The Sad Tale of Shiveringhope: A Penny Dreadful Tale for All Hallows’ Eve

Written by Scurrilous Typing-Rogue Mr. Vining with Salacious and Naughty Illustrations of Phantasmal Horror by Mr. Baumgart.

The problem started with the mineshaft.

Problems often do. You take a perfectly good colony like Shiveringhope, once the pride of the seas, and you plunk a bloody great mine on it. Whose fool idea was that? Well, that’s a good question.

Perhaps, it was the fault of Lord Palmerstoke, who, recently scoffed at by the Royal Society, vowed that – before the year was out – a giant, earth-shattering drill would be deployed to probe the earth’s bounties. A drill with a bit made of purest, finest, cavorite, capable of breaking through the earth. A drill with gears made of finest copper and brass, a drill with a giant steaming pipe of steam steaming all over the blasted place. A drill that was so powerful, it could bore into the very Crust of the Earth itself. Never mind that cavorite was, technically speaking, lighter than air, and such a drill would have to be tethered to the earth with a collection of very large anchors. Never mind that brass was a stupid and useless metal for making gears out of. Science would have a way, and besides which – surely, it was the sight of the thing, its massive drill straining underneath the enormous pile of redundant, useless and largely decorative cogs attached to its side, that would make the earth shriek in terror.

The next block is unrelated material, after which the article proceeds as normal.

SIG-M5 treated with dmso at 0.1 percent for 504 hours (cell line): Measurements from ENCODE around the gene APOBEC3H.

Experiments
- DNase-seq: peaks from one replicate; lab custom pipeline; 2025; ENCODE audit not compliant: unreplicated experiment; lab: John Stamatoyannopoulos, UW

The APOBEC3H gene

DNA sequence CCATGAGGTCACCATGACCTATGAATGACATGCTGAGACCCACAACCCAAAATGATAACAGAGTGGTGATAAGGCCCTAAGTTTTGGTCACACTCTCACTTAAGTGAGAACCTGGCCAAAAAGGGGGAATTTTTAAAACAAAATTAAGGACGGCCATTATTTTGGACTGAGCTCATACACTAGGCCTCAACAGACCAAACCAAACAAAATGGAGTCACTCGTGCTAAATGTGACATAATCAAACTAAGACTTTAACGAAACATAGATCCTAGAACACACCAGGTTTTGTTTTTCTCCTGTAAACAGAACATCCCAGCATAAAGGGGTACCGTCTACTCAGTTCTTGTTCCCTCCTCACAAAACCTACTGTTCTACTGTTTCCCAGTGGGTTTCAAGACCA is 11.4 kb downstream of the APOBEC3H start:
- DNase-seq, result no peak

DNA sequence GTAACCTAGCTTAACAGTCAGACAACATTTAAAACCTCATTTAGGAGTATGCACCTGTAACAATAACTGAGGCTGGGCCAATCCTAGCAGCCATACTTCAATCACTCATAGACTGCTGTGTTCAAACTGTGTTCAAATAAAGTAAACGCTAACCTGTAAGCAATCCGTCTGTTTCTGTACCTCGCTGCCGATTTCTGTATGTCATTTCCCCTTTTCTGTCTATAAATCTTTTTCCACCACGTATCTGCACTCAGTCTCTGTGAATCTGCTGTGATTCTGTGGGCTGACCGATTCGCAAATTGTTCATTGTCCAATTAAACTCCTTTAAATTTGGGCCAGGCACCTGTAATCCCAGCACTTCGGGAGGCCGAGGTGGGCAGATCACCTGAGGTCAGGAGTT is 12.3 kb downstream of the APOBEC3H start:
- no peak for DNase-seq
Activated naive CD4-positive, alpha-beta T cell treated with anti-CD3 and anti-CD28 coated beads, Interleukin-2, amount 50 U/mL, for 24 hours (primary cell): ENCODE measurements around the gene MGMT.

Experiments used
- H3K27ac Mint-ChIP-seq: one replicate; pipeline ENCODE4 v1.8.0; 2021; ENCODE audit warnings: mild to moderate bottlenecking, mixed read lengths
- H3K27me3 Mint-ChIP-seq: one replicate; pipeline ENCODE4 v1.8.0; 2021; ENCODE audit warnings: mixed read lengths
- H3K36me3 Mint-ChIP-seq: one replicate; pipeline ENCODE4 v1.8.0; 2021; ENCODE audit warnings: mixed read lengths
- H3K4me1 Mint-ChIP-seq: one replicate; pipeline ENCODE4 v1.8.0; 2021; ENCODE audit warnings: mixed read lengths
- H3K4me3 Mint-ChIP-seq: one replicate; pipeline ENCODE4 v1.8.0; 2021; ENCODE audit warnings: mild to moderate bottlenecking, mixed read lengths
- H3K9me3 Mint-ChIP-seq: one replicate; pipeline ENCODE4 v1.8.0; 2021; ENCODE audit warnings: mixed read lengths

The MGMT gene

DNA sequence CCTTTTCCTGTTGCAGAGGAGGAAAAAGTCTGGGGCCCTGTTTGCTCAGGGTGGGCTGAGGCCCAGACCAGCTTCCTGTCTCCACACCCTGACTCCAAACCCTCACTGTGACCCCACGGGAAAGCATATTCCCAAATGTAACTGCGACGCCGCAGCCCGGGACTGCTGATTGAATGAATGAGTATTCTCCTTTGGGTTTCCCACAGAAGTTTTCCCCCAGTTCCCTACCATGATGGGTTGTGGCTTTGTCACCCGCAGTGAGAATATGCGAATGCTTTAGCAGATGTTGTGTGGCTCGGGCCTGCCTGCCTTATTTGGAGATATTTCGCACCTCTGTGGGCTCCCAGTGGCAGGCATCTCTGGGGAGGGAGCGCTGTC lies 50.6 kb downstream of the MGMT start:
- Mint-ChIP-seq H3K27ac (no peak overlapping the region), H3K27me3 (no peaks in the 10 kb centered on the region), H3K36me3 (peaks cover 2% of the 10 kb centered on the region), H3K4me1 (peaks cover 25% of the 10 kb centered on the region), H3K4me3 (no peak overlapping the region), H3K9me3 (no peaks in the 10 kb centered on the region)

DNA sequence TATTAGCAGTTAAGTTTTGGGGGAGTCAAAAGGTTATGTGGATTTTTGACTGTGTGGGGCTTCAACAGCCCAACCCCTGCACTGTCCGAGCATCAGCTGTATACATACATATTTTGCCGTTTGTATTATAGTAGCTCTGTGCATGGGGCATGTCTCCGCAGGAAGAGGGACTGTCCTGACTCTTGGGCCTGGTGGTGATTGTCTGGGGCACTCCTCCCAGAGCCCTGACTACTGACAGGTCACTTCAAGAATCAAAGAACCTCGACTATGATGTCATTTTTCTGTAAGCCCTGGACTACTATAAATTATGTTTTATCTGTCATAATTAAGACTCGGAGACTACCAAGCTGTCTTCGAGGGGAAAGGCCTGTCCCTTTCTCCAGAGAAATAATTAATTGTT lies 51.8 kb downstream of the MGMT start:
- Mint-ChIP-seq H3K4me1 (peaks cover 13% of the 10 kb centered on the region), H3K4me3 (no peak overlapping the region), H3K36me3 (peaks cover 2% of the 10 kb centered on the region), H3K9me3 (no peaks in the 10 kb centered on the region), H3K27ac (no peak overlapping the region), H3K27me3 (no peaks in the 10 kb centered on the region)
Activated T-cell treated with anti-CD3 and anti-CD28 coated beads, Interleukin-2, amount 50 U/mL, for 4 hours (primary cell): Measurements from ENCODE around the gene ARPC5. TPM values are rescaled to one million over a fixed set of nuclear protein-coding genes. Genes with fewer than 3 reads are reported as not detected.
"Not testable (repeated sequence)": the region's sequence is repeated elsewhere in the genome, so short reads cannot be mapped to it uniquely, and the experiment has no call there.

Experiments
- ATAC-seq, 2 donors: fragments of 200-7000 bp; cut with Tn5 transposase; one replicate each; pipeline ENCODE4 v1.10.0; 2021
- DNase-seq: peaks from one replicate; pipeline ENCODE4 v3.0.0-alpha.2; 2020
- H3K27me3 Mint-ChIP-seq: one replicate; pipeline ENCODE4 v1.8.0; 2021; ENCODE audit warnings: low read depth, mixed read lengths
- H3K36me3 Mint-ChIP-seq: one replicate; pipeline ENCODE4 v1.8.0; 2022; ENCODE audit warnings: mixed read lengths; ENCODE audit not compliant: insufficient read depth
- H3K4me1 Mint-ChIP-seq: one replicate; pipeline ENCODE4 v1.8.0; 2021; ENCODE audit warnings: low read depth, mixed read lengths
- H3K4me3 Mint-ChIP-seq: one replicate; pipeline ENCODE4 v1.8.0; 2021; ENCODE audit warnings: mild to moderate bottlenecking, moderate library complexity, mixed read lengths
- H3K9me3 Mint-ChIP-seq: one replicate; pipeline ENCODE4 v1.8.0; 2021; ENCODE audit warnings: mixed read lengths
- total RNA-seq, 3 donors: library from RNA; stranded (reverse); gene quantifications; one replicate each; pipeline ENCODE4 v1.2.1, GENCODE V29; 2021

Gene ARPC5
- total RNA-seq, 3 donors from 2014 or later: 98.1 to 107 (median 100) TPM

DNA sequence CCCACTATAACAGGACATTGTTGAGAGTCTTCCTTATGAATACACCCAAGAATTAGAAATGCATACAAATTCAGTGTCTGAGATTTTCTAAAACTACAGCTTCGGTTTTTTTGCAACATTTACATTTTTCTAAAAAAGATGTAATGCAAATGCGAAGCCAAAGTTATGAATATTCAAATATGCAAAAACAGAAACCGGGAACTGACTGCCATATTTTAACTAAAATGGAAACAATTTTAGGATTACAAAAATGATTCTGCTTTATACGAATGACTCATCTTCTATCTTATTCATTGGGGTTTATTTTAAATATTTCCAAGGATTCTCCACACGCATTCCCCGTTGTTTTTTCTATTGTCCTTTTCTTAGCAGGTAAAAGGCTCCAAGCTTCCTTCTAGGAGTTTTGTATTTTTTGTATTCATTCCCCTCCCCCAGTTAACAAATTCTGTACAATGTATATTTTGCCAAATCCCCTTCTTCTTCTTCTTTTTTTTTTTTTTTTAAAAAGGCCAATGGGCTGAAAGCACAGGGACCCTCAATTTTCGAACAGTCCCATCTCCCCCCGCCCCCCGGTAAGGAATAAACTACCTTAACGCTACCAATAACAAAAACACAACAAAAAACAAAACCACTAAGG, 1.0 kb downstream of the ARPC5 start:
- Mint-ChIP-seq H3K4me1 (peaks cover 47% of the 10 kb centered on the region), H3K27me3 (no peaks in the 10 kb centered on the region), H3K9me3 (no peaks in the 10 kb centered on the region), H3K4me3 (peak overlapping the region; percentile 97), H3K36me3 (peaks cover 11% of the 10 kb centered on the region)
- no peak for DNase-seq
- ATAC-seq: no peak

Perhaps it was the fault of the Empire Times. Day after day, it bemoaned the state of Industry. Industry, it seemed, was insufficient. Perfectly good labourers standing idle, while the rich loamy veins of earth beneath our feet fail to yield up nature’s glorious bounties – and it was all the fault of the Whig party. One thing led to another, and a very large crate marked “SCIENCE. PROBABLY DANGEROUS. BUT VERY SCIENTIFIC. YES.” in bright red paint showed up at the shipping docks of Shiveringhope, containing a terrifying thing known only as the Crustborer. When it was unpacked by cheap, shoddy labourers under the gaze of a watchful Overseer, passing ladies were known to look at it and swoon, so powerful was its aura of unmitigated phallic majesty.